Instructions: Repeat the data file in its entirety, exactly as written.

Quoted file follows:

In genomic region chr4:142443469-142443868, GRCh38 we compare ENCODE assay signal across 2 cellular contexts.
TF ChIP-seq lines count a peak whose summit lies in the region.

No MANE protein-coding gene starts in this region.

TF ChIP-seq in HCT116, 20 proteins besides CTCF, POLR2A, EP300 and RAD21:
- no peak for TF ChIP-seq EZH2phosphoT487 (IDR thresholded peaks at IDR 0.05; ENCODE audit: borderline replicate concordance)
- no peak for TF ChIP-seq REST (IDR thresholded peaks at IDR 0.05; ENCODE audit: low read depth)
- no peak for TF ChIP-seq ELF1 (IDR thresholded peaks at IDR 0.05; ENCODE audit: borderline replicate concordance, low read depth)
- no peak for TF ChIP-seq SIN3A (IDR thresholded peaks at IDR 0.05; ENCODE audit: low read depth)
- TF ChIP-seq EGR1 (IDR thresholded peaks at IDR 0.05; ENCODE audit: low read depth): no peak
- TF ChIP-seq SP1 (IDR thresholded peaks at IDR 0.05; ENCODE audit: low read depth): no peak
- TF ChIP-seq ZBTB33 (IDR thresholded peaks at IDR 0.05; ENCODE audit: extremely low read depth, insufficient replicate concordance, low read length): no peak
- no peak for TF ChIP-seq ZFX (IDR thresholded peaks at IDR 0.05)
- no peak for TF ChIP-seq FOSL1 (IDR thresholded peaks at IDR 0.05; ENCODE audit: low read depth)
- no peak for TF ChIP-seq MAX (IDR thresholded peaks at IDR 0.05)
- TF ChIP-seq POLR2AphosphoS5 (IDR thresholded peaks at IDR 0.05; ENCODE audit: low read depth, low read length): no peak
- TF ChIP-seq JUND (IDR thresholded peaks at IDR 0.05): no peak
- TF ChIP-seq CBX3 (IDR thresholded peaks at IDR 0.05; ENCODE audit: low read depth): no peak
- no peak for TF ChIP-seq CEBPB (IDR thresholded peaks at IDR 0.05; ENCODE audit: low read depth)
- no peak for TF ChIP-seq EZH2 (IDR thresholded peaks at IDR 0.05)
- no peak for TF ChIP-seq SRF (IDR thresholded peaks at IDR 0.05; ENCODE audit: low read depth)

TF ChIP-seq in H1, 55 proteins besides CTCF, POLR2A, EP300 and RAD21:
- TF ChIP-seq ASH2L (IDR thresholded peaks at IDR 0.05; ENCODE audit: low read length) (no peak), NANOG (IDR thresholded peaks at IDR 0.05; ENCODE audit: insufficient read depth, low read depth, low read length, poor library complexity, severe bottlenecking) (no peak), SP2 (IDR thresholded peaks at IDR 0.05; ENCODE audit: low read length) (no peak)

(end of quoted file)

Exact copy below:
In genomic region chr4:142443469-142443868, GRCh38 we compare ENCODE assay signal across 2 cellular contexts.
TF ChIP-seq lines count a peak whose summit lies in the region.

No MANE protein-coding gene starts in this region.

TF ChIP-seq in HCT116, 20 proteins besides CTCF, POLR2A, EP300 and RAD21:
- no peak for TF ChIP-seq EZH2phosphoT487 (IDR thresholded peaks at IDR 0.05; ENCODE audit: borderline replicate concordance)
- no peak for TF ChIP-seq REST (IDR thresholded peaks at IDR 0.05; ENCODE audit: low read depth)
- no peak for TF ChIP-seq ELF1 (IDR thresholded peaks at IDR 0.05; ENCODE audit: borderline replicate concordance, low read depth)
- no peak for TF ChIP-seq SIN3A (IDR thresholded peaks at IDR 0.05; ENCODE audit: low read depth)
- TF ChIP-seq EGR1 (IDR thresholded peaks at IDR 0.05; ENCODE audit: low read depth): no peak
- TF ChIP-seq SP1 (IDR thresholded peaks at IDR 0.05; ENCODE audit: low read depth): no peak
- TF ChIP-seq ZBTB33 (IDR thresholded peaks at IDR 0.05; ENCODE audit: extremely low read depth, insufficient replicate concordance, low read length): no peak
- no peak for TF ChIP-seq ZFX (IDR thresholded peaks at IDR 0.05)
- no peak for TF ChIP-seq FOSL1 (IDR thresholded peaks at IDR 0.05; ENCODE audit: low read depth)
- no peak for TF ChIP-seq MAX (IDR thresholded peaks at IDR 0.05)
- TF ChIP-seq POLR2AphosphoS5 (IDR thresholded peaks at IDR 0.05; ENCODE audit: low read depth, low read length): no peak
- TF ChIP-seq JUND (IDR thresholded peaks at IDR 0.05): no peak
- TF ChIP-seq CBX3 (IDR thresholded peaks at IDR 0.05; ENCODE audit: low read depth): no peak
- no peak for TF ChIP-seq CEBPB (IDR thresholded peaks at IDR 0.05; ENCODE audit: low read depth)
- no peak for TF ChIP-seq EZH2 (IDR thresholded peaks at IDR 0.05)
- no peak for TF ChIP-seq SRF (IDR thresholded peaks at IDR 0.05; ENCODE audit: low read depth)

TF ChIP-seq in H1, 55 proteins besides CTCF, POLR2A, EP300 and RAD21:
- TF ChIP-seq ASH2L (IDR thresholded peaks at IDR 0.05; ENCODE audit: low read length) (no peak), NANOG (IDR thresholded peaks at IDR 0.05; ENCODE audit: insufficient read depth, low read depth, low read length, poor library complexity, severe bottlenecking) (no peak), SP2 (IDR thresholded peaks at IDR 0.05; ENCODE audit: low read length) (no peak)